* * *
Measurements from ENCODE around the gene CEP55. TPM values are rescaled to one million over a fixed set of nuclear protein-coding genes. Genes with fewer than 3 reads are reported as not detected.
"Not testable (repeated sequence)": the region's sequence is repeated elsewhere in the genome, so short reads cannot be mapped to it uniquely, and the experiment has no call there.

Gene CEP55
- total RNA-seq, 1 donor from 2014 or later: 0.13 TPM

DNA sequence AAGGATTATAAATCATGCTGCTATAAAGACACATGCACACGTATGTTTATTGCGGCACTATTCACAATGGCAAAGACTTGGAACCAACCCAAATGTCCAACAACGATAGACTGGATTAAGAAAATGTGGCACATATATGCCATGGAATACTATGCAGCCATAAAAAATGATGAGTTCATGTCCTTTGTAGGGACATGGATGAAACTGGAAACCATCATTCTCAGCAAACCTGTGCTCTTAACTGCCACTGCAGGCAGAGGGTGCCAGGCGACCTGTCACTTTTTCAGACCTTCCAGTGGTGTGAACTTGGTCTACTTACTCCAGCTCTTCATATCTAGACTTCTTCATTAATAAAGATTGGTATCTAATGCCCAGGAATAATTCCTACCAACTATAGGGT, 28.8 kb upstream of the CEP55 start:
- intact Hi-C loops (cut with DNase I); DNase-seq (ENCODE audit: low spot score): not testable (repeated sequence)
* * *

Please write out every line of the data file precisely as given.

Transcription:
Measurements from ENCODE around the gene CEP55. TPM values are rescaled to one million over a fixed set of nuclear protein-coding genes. Genes with fewer than 3 reads are reported as not detected.
"Not testable (repeated sequence)": the region's sequence is repeated elsewhere in the genome, so short reads cannot be mapped to it uniquely, and the experiment has no call there.

Gene CEP55
- total RNA-seq, 1 donor from 2014 or later: 0.13 TPM

DNA sequence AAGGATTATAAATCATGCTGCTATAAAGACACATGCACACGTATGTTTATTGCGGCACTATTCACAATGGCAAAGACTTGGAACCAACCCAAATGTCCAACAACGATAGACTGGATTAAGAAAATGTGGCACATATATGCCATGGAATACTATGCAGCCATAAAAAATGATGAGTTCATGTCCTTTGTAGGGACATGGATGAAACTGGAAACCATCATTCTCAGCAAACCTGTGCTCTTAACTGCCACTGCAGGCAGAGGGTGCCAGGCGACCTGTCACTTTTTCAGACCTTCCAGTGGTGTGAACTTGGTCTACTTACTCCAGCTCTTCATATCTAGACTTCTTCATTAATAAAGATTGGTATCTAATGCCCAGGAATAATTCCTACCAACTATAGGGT, 28.8 kb upstream of the CEP55 start:
- intact Hi-C loops (cut with DNase I); DNase-seq (ENCODE audit: low spot score): not testable (repeated sequence)